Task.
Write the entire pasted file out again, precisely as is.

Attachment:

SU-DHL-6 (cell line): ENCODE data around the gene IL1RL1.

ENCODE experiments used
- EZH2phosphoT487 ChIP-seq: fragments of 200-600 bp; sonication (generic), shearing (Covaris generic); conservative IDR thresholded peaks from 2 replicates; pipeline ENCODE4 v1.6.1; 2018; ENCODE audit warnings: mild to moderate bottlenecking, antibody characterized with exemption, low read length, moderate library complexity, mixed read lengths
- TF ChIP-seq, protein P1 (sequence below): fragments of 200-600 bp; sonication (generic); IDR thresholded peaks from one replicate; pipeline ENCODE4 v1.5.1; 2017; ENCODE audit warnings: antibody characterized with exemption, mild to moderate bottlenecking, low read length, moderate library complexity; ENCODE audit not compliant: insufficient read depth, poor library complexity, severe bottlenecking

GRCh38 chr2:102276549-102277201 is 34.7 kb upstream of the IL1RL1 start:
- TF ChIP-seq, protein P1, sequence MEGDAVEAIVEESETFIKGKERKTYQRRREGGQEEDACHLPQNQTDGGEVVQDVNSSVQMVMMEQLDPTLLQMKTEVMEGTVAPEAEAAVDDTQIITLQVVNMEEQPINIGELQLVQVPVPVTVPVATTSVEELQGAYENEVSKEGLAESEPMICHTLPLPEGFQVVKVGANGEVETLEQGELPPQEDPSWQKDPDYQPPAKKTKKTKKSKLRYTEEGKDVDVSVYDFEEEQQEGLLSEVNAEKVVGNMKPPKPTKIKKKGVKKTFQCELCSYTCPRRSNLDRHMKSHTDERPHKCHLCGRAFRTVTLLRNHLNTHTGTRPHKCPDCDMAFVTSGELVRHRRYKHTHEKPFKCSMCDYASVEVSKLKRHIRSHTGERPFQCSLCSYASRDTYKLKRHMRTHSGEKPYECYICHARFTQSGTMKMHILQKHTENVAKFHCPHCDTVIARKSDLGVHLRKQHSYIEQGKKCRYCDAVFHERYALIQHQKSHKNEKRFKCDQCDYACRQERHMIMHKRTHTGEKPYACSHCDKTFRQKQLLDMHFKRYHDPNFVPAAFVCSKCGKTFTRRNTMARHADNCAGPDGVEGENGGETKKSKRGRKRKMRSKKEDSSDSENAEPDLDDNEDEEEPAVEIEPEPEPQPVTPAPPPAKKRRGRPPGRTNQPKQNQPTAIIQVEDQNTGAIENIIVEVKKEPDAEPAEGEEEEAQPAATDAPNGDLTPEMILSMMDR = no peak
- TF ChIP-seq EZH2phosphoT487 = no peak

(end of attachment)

SU-DHL-6 (cell line): ENCODE data around the gene IL1RL1.

ENCODE experiments used
- EZH2phosphoT487 ChIP-seq: fragments of 200-600 bp; sonication (generic), shearing (Covaris generic); conservative IDR thresholded peaks from 2 replicates; pipeline ENCODE4 v1.6.1; 2018; ENCODE audit warnings: mild to moderate bottlenecking, antibody characterized with exemption, low read length, moderate library complexity, mixed read lengths
- TF ChIP-seq, protein P1 (sequence below): fragments of 200-600 bp; sonication (generic); IDR thresholded peaks from one replicate; pipeline ENCODE4 v1.5.1; 2017; ENCODE audit warnings: antibody characterized with exemption, mild to moderate bottlenecking, low read length, moderate library complexity; ENCODE audit not compliant: insufficient read depth, poor library complexity, severe bottlenecking

GRCh38 chr2:102276549-102277201 is 34.7 kb upstream of the IL1RL1 start:
- TF ChIP-seq, protein P1, sequence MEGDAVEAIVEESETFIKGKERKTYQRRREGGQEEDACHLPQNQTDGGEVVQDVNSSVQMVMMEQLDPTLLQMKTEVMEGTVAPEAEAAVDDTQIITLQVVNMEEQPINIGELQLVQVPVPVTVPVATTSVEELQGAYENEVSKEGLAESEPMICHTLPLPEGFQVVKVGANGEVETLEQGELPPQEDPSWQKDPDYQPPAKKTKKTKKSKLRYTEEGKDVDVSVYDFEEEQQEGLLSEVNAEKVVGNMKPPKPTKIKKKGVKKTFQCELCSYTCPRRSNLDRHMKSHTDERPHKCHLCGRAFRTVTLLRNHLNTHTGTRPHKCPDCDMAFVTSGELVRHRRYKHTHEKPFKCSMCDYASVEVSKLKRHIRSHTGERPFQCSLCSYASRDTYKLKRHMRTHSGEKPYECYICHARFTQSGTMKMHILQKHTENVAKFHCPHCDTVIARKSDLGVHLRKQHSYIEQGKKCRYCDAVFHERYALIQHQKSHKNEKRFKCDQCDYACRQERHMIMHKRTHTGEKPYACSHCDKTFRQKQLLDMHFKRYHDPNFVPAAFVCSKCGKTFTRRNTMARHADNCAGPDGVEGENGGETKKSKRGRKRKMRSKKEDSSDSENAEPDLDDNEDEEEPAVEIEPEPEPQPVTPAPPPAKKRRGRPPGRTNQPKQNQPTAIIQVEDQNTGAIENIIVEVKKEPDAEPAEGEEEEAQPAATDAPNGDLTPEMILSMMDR = no peak
- TF ChIP-seq EZH2phosphoT487 = no peak